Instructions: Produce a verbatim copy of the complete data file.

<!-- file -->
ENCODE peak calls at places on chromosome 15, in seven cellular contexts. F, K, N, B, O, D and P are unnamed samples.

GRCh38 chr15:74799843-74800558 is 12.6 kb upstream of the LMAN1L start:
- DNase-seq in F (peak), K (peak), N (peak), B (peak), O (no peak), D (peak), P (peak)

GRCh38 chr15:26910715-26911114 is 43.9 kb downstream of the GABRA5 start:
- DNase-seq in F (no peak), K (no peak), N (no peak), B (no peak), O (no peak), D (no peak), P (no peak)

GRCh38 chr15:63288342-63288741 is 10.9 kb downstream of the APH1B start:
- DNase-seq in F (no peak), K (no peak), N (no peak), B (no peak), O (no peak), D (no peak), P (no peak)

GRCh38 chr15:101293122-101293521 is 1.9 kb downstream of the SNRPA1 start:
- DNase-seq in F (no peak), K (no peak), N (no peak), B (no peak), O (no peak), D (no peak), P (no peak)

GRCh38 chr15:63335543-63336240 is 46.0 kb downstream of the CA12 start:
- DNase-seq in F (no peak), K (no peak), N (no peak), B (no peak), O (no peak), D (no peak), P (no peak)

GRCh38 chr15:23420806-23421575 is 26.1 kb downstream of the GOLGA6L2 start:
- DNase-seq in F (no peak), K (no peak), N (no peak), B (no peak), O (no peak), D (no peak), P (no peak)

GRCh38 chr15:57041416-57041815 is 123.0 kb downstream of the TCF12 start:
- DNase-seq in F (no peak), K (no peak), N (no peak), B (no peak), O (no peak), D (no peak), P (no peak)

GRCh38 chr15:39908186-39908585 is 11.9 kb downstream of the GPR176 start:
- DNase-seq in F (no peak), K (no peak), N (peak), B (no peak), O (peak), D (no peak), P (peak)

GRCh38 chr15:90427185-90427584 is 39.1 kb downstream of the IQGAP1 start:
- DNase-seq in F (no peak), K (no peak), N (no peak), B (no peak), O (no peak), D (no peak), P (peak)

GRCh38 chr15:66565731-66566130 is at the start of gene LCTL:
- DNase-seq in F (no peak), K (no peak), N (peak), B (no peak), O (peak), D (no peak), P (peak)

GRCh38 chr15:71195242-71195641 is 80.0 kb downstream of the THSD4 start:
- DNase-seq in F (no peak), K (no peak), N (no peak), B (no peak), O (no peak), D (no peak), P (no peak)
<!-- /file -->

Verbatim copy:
ENCODE peak calls at places on chromosome 15, in seven cellular contexts. F, K, N, B, O, D and P are unnamed samples.

GRCh38 chr15:74799843-74800558 is 12.6 kb upstream of the LMAN1L start:
- DNase-seq in F (peak), K (peak), N (peak), B (peak), O (no peak), D (peak), P (peak)

GRCh38 chr15:26910715-26911114 is 43.9 kb downstream of the GABRA5 start:
- DNase-seq in F (no peak), K (no peak), N (no peak), B (no peak), O (no peak), D (no peak), P (no peak)

GRCh38 chr15:63288342-63288741 is 10.9 kb downstream of the APH1B start:
- DNase-seq in F (no peak), K (no peak), N (no peak), B (no peak), O (no peak), D (no peak), P (no peak)

GRCh38 chr15:101293122-101293521 is 1.9 kb downstream of the SNRPA1 start:
- DNase-seq in F (no peak), K (no peak), N (no peak), B (no peak), O (no peak), D (no peak), P (no peak)

GRCh38 chr15:63335543-63336240 is 46.0 kb downstream of the CA12 start:
- DNase-seq in F (no peak), K (no peak), N (no peak), B (no peak), O (no peak), D (no peak), P (no peak)

GRCh38 chr15:23420806-23421575 is 26.1 kb downstream of the GOLGA6L2 start:
- DNase-seq in F (no peak), K (no peak), N (no peak), B (no peak), O (no peak), D (no peak), P (no peak)

GRCh38 chr15:57041416-57041815 is 123.0 kb downstream of the TCF12 start:
- DNase-seq in F (no peak), K (no peak), N (no peak), B (no peak), O (no peak), D (no peak), P (no peak)

GRCh38 chr15:39908186-39908585 is 11.9 kb downstream of the GPR176 start:
- DNase-seq in F (no peak), K (no peak), N (peak), B (no peak), O (peak), D (no peak), P (peak)

GRCh38 chr15:90427185-90427584 is 39.1 kb downstream of the IQGAP1 start:
- DNase-seq in F (no peak), K (no peak), N (no peak), B (no peak), O (no peak), D (no peak), P (peak)

GRCh38 chr15:66565731-66566130 is at the start of gene LCTL:
- DNase-seq in F (no peak), K (no peak), N (peak), B (no peak), O (peak), D (no peak), P (peak)

GRCh38 chr15:71195242-71195641 is 80.0 kb downstream of the THSD4 start:
- DNase-seq in F (no peak), K (no peak), N (no peak), B (no peak), O (no peak), D (no peak), P (no peak)